“You see, young Augustine, long ago there was no wall. No wall existed between the anomalous and the realm of non-anomalous. We lived all together in unison, but you see, there ensued a long battle between the first of the gods.

“What kind of fight?” I inquired.

“I don’t feel like explaining, but one of them was banished into the abyss. We shall call it Rahon. Well, the banished one made a deal with the gods allowing him to create a race of his own as a gift of peace. The caveat was that the race would be mortal and have the restriction of time. This infuriated the gods. The banished one took his revenge, but unfortunately the gods could not, so they in turn persecuted the race which they had created with the banished one. This race we call the human race.

During his tangent, the professor bought some peanuts from the local people.

“After some time, the humans got weary of the gods and proceeded to breed a master race; a race of incorruptible humans without sickness or weakness. They bred the god killers, giving them weapons, which were cast and sharpened by the banished one himself. One of these weapons was the dagger of Athelios.”

“The one you now have?”

“Yes, now stop interrupting me and let me finish. You see, after the god killers extinguished almost all the gods. Furthermore, they decided also to rid themselves of all weapons. They believed that the more they used the weapons, the more it fueled their thirst for bloodshed, and so, gave back the weapons to the banished one, except for Athelios. He was the only one who kept it, all to himself. You want some?”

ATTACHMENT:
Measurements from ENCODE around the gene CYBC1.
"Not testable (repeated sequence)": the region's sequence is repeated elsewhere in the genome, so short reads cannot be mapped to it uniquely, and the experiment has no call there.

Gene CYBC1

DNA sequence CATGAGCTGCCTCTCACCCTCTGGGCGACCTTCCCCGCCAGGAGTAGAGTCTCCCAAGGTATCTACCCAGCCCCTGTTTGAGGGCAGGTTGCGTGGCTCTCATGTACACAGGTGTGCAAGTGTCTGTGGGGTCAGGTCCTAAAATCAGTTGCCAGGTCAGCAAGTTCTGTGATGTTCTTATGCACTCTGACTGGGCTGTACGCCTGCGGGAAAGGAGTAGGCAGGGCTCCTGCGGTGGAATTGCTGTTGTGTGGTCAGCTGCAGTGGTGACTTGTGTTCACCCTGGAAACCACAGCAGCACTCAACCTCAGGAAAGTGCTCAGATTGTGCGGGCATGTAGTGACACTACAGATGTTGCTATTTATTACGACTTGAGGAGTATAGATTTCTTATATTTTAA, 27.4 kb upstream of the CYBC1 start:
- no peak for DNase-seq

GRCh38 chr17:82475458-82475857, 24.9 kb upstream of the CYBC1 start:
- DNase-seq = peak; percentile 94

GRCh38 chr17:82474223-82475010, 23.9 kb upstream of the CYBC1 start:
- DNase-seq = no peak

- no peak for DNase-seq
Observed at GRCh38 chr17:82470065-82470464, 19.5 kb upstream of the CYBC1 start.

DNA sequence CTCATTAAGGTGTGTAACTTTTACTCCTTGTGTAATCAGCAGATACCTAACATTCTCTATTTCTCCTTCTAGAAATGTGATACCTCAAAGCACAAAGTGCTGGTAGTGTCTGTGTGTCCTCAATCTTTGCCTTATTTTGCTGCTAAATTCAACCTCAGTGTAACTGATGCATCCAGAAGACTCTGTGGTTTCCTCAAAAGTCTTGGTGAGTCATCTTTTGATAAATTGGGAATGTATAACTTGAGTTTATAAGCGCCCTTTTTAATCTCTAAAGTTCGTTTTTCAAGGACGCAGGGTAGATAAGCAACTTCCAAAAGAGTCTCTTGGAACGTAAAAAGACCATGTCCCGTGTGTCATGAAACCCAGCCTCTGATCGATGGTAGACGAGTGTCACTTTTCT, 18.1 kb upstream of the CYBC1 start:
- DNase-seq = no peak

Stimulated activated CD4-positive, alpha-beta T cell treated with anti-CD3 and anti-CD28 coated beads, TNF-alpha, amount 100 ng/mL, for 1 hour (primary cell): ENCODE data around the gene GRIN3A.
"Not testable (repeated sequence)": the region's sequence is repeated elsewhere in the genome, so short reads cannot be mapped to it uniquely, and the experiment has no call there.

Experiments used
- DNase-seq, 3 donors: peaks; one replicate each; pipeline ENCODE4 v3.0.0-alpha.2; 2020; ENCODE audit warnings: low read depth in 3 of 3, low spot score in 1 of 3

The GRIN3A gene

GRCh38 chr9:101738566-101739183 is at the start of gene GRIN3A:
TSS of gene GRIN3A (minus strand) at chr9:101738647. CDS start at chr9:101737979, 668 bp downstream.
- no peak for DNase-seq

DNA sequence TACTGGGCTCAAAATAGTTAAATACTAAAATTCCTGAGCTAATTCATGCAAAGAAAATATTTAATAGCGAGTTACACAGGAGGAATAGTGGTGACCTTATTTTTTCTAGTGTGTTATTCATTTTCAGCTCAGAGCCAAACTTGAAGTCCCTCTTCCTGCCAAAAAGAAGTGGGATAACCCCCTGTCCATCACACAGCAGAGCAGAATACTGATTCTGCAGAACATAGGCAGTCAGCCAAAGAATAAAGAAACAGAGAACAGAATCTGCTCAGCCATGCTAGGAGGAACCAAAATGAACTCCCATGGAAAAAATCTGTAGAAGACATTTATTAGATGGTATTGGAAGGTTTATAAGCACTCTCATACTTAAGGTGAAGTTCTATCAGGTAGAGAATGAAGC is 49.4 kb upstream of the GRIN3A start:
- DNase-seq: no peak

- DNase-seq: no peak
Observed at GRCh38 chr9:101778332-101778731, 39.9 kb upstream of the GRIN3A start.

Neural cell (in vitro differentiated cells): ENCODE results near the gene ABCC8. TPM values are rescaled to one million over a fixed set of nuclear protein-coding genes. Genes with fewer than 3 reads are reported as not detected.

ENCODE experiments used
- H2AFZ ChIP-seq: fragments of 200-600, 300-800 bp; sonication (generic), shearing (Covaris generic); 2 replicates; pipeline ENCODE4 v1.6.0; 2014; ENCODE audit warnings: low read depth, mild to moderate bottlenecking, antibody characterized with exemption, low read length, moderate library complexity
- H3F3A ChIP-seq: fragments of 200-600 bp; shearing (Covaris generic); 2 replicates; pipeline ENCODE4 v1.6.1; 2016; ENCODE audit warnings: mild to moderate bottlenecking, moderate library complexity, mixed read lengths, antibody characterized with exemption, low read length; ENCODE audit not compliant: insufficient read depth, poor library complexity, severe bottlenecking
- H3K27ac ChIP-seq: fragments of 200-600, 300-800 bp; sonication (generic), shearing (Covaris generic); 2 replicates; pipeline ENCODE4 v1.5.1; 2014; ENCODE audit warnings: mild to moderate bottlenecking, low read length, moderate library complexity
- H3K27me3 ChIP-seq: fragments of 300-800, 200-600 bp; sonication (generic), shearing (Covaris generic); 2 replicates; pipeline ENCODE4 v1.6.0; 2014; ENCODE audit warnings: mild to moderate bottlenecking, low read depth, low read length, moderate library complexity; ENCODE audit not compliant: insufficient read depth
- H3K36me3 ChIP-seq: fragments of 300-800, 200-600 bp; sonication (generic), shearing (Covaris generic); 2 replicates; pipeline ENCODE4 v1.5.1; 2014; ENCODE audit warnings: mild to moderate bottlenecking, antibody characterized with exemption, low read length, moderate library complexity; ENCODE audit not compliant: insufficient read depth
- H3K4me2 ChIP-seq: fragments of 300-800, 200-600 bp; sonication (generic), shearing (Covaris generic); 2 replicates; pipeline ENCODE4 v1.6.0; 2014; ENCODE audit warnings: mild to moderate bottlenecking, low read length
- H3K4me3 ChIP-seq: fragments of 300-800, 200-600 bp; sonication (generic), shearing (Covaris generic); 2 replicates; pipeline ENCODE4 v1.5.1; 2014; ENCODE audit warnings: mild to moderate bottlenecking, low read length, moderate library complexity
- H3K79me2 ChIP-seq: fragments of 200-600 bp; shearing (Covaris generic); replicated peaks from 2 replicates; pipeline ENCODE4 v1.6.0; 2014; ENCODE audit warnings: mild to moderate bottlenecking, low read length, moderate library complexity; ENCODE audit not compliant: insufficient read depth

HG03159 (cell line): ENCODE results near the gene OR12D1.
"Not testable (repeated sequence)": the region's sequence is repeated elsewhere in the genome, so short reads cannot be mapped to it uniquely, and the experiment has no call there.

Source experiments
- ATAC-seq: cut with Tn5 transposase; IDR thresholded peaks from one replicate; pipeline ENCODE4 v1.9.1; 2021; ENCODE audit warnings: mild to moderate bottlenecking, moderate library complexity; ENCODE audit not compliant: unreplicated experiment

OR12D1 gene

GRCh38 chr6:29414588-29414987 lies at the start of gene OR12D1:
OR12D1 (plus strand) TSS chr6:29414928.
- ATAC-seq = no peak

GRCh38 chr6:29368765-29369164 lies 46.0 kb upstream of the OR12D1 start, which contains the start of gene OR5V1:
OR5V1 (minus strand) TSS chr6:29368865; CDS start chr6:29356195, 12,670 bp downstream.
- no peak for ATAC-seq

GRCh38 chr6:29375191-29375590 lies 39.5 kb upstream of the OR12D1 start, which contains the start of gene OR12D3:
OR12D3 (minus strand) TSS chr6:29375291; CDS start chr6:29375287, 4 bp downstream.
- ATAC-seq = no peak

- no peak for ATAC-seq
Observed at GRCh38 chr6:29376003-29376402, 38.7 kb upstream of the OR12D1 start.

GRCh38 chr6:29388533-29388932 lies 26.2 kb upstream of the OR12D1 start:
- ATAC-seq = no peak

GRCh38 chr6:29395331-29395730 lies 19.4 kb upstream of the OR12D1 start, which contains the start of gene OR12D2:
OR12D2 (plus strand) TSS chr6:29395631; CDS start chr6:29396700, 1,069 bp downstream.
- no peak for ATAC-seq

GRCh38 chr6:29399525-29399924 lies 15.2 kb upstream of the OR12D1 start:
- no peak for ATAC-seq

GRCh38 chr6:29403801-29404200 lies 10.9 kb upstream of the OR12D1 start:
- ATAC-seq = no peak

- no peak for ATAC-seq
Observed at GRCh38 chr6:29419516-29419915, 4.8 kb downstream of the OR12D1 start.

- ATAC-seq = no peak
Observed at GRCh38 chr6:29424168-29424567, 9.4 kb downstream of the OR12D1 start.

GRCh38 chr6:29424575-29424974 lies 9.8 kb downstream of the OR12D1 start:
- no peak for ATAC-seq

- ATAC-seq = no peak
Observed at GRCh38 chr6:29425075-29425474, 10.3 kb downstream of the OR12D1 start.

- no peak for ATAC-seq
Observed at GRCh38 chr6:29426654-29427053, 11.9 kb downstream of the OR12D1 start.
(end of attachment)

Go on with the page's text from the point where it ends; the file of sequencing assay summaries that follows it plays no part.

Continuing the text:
The professor offered me the peanuts.

“I’m not hungry,” I replied.

“Wasn’t going to give you them anyways,” he snatched the bag closer to himself and continued.

“Well, after years went by, the humans felt threatened. Their paranoia grew as a result of the surviving gods, and the powerful entities which roamed the earth, and so, with no god killing artifacts in their possession, they decided to create a barrier. Taking the most skilled and powerful welders, and a few practitioners of the arcane, creating a door; a door in which they trapped all the souls which bared anomalous properties, except one, the god who held the door shut. You see, young Augustine, all the enchanted chains in the universe could not hold back millions of anomalous souls. Someone had to hold the gates shut. One thing could be said about the gods and that was that they were selfish, especially Ekog. He would do anything to stay in the outer realm, and not be trapped with the rest of the souls, so, he remained behind, holding the door shut. This god along with the chains, hold back the anomalous souls to this day, but their banging and knocking creates cracks; cracks through which they can affect the outer realm. How hard your soul fights, also depends on how much you can affect the outer realm. Our job, as sentinels is to keep the gates shut, and never to let anyone out.”